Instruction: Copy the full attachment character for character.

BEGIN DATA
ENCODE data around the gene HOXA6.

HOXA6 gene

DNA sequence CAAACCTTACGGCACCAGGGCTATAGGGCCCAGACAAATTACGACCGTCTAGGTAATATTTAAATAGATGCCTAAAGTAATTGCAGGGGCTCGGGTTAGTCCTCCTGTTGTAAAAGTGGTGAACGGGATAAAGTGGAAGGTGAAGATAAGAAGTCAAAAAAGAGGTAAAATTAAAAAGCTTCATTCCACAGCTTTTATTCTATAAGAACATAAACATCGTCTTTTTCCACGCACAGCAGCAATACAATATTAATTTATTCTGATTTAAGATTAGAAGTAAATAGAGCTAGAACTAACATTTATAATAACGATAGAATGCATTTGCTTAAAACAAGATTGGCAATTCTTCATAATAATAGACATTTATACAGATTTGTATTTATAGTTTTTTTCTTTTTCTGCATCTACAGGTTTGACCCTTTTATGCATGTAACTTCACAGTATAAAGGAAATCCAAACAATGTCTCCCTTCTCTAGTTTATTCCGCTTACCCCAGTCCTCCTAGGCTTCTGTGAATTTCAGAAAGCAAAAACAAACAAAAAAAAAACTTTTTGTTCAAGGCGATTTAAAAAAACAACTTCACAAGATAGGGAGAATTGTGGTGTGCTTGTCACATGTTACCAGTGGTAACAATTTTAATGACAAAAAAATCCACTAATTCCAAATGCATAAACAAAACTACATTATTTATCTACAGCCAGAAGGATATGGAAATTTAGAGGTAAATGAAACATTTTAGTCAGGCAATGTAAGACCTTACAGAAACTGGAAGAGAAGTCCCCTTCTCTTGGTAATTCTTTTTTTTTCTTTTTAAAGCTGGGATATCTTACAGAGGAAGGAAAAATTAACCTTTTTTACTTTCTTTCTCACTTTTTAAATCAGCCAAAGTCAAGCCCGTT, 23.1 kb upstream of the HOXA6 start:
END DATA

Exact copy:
ENCODE data around the gene HOXA6.

HOXA6 gene

DNA sequence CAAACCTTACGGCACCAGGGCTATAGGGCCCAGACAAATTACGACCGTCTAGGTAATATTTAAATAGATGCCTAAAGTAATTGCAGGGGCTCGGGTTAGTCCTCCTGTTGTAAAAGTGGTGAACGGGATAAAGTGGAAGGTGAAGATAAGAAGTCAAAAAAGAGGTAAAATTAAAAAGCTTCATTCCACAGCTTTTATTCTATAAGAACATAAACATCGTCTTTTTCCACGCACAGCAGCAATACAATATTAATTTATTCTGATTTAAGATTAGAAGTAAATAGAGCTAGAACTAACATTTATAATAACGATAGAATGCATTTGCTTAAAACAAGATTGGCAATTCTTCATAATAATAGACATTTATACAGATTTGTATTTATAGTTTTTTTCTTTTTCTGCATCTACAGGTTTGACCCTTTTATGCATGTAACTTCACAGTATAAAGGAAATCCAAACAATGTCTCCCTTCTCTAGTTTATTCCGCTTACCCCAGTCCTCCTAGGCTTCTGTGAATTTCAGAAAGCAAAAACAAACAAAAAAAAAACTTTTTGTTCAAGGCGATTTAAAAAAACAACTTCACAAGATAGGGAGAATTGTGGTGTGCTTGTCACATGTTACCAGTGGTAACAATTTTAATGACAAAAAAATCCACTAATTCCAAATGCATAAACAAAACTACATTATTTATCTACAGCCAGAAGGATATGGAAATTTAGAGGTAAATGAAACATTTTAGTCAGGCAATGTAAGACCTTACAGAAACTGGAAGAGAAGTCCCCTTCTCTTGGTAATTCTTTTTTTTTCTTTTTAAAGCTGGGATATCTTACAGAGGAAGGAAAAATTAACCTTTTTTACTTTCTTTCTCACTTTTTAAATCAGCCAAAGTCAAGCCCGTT, 23.1 kb upstream of the HOXA6 start: